On Wednesday, April 29, 2015 at 3:22:55 AM UTC-5, bubba wrote:
I've heard of folks who also believe they can hose their appliances in the tub! Mr. Burns, evidently works in design or on customers' goods...therefore, extreme caution is necessary. I use similar cautions...but on a hobby basis.
A compressor acts as a dehumidifier. If the air in the tank is at 100
PSI at ambient temperature and 100% RH, the air coming out will have 15%
RH at the same temperature. I used to have to bleed off the water that
ended up in the bottom of the tank.
Blowing a paper taped to a wall would be a way to check for oil.
Hitting a fan with compressed air can ruin it or cause it to ruin
something else by generating electricity. I've read that compressed air
can cause dust to lodge where it will do more harm than before.
I want to support higher education. I'll hire a dozen coeds and issue
them attractive uniforms and drinking straws. They'll go door to door,
offering to blow out computers gently. If their voice modulation
doesn't sell the customer, the sight and aroma of their fishnet hickory
I worked at the Coast Guard electronics repair facility in Ketchikan.
Anything from Alaska's 6640 miles of coastline that couldn't be fixed in
the field came to us. The AN/URC-51 (UHF/SSB) was the eqjuipment we
always laundered. I didn't understand it, but it helped a lot. Now I
think the grime caused stray capacitance.
We used a caustic powdered floor soap that would probably have left a
film if not thoroughly rinsed.
In the early 1980s, my mother's 19" TV quit. The main board was covered
with syrup. Somebody must have put a sugary drink on the TV and knocked
it over. I knew she wouldn't tell, so I didn't ask. I just soaked the TV
in the laundry sink. I added a little ammonia. It was potentially
harmful, but it wouldn't leave a deposit.
The TV worked like new after that.
Over here it says 49,000 miles:
They point out the obvious, the closer you look, the longer the coast
gets. Measure around each pebble and it gets really long.
Of course, you could/can do that with discrete/legacy components, but
not any more these days. Maybe we can wash keyboard in the DW, well,
I suppose I can wash guitar amp. PCb board as well. Most today's
guitar amp. based on vacuum tubes have PCBs. Not much P-P wiring any
more unless it is boutique class high end stuff.
The circuitry of that TV was mostly ICs with lots of legs. Water under
an IC can take a long time to dry. Sometimes I use a little rubbing
alcohol to help get the water out by lowering surface tension.
What can't be washed these days? I wash keyboards in the kitchen sink. I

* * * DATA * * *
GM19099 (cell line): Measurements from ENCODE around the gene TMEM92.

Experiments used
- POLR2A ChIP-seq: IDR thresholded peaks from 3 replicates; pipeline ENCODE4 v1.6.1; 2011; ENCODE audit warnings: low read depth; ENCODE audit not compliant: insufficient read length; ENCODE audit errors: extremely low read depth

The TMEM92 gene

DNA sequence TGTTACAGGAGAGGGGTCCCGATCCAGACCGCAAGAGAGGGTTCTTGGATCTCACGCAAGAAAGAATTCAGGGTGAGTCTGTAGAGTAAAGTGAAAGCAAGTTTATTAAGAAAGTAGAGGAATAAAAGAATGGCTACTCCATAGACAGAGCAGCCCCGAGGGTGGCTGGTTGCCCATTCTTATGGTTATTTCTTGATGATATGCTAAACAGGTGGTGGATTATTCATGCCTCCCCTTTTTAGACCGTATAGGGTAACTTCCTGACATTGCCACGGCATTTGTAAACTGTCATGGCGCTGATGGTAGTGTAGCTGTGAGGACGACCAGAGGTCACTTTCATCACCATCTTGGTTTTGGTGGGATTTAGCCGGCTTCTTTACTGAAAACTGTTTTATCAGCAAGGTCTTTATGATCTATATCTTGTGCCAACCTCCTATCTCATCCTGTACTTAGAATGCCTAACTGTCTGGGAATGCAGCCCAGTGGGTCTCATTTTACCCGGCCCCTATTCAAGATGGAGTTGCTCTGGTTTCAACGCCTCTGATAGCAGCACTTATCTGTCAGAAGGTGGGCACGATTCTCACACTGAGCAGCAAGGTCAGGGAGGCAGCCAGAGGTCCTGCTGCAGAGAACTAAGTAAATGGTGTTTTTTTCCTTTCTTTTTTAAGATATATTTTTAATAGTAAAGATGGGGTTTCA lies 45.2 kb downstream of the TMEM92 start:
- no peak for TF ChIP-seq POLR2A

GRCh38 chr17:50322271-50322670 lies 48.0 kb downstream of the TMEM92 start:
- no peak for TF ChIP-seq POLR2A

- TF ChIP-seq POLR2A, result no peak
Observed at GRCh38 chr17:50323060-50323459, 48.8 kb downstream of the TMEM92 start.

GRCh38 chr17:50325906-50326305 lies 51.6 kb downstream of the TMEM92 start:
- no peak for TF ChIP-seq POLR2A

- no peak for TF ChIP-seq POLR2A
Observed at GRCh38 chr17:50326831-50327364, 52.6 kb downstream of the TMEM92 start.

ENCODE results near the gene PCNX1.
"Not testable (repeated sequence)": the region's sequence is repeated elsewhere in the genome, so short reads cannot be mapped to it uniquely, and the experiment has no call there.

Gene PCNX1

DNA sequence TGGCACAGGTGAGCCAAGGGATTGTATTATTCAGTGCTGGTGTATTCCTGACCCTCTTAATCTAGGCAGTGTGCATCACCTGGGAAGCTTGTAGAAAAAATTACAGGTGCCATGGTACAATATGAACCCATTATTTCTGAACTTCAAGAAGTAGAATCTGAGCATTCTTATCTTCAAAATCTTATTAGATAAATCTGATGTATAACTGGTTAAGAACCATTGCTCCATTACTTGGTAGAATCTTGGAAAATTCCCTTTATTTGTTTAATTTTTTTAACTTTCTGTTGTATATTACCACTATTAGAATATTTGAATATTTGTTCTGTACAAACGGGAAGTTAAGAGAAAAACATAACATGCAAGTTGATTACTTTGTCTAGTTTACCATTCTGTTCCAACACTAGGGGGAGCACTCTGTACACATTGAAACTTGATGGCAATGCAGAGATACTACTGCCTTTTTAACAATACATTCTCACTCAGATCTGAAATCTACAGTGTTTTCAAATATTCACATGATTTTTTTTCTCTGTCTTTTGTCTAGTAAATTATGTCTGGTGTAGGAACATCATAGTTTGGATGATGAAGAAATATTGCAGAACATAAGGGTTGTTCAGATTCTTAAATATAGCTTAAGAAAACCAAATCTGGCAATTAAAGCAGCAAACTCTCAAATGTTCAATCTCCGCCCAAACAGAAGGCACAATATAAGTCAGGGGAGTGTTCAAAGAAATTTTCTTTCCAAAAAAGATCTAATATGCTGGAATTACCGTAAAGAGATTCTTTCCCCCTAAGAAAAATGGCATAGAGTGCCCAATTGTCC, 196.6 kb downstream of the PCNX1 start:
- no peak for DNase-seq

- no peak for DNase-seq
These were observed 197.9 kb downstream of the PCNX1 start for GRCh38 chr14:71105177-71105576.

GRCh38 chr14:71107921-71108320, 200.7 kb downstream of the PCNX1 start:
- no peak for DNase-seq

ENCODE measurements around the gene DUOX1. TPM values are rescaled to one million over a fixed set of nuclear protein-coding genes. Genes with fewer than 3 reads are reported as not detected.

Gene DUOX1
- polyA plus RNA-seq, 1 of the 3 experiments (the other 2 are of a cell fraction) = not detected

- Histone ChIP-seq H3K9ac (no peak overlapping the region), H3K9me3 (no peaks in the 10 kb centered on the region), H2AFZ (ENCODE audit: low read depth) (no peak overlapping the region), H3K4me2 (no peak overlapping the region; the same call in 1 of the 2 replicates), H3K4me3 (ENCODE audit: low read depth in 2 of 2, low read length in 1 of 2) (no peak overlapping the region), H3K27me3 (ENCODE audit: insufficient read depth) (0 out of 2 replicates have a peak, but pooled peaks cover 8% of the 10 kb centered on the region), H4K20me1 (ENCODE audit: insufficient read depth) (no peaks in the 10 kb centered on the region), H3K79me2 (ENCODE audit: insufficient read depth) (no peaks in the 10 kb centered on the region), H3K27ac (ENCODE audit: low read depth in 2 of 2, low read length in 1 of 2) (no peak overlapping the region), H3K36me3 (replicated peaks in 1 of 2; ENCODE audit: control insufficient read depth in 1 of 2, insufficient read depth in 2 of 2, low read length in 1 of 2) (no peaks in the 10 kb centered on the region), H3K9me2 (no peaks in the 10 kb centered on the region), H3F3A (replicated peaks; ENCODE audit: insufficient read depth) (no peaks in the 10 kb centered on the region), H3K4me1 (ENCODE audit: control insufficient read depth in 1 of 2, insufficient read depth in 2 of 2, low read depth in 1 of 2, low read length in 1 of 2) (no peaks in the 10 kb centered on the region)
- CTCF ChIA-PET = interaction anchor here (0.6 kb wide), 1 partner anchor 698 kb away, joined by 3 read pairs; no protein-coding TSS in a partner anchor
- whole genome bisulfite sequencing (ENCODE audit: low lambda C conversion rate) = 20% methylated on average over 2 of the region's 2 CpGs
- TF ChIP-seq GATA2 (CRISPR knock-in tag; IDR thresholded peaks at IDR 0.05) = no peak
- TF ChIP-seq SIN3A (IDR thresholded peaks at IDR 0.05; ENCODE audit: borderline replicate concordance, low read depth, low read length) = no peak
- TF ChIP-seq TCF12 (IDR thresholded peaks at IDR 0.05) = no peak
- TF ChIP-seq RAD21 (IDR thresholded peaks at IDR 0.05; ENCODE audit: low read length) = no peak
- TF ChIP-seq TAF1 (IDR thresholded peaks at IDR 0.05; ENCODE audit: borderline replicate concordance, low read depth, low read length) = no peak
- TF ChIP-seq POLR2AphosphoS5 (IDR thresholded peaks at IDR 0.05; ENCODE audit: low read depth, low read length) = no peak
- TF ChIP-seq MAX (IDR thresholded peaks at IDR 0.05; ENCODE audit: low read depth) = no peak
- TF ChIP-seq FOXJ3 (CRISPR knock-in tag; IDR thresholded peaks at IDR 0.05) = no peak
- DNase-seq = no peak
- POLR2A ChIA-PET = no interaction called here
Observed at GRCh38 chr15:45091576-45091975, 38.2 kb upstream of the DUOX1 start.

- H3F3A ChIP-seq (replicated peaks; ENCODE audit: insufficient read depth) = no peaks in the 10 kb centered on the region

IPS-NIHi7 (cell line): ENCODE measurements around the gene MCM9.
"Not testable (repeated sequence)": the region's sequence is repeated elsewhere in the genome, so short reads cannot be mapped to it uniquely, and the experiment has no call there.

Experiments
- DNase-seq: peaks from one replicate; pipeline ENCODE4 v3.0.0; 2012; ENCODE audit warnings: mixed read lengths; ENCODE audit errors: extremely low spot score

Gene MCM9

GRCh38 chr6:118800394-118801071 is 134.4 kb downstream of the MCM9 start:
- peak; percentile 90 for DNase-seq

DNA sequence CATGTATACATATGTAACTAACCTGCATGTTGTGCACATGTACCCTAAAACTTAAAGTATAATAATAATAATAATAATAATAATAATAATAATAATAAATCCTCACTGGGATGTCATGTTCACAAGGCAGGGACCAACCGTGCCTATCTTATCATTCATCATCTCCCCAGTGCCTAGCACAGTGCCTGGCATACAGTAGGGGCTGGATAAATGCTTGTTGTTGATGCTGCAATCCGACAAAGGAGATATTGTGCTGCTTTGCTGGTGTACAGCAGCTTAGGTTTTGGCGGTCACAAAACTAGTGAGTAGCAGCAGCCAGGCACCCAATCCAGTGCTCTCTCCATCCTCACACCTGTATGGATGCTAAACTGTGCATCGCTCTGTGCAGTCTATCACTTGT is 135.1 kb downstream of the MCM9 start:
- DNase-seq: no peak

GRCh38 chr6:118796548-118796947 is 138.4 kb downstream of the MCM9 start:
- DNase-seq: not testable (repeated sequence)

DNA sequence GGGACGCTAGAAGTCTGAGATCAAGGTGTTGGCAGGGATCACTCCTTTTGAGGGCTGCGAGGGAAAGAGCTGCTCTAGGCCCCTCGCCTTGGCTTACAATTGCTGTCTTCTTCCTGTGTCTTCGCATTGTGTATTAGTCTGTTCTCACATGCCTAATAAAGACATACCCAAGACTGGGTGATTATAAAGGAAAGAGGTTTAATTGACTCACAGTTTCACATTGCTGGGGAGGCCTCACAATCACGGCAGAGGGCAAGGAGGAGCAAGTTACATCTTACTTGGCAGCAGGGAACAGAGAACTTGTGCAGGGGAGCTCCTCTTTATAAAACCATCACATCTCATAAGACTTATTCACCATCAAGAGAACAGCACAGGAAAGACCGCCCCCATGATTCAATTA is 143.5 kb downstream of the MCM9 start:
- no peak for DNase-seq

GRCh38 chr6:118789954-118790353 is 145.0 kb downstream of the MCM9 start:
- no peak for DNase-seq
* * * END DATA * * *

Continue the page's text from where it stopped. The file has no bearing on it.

wouldn't want to get a relay wet.
This guy says he restored his Kindle by washing the circuitry with a
On Thursday, April 30, 2015 at 4:34:35 PM UTC-5, J Burns wrote:
When I worked in a repair shop (on PC boards for cash registers) we steam cleaned boards and dried them with compressed air. These were Cmos and Pmos design (Rockwell CPU's). I never had a problem with a board...and knew of no one else that had...
It's really great that you are posting here, my friend! I took a few
electronics classes in college in the early 70's as free electives
(instead of underwater basketweaving, popular at the time) mostly so I
could fix my car radio, 8-track, etc.... Instructor was around 75 and
wore a small black bow tie - not to be different, just because it had
always been his standard dress code. He taught the latest technology,
but also a couple of classes on vacuum tubes. What a great course that
This finally dawned on me when troubleshooting my #1 daughter's PC.
She breeds and raises Bernese Mountain Dogs.... long hair and lots of
Moving the PC from the floor to a table seems to have helped
significantly, but hair/dust buildup is always the first thing I look
Brushed off? Beware of static discharge which can damage something
without even knowing it. I always wear anti static strap on my wrist
and I'd not brush anything, just vacuum or use compressed air
spray can. If board is taken out, I put it on anti static mat
which is connected to wrist strap. My old habit.
I've read that where sensitive ICs are produced, tabletops and carpets
must be slightly conductive. If a circuit is on the table, a charge
could come from friction with the table or friction with moving air.
It takes a special vacuum cleaner because moving air can put a charge on
I quit using static straps. I figured they weren't foolproof enough for
a fool like me. I avoid opening a case if the humidity is below 60%. I
lay a cotton cloth on my work surface and spray it enough that it feels
damp. The assembly, anything I remove, anything I intend to install, any
tools I will use, and an arm or elbow, stay on that damp cloth.
I don't trust moving air. I use a natural-fiber brush. I dampen it
first so it's slightly limp.
Kind of like working with black gunpowder.
Doctor: You have the most advanced case of tennis elbow I've ever seen.
Patient: I'm a working man. I have never played a game of tennis in my
Doctor: What do you do for a living?
Patient: I work in a carpet store, demonstrating rug beaters.
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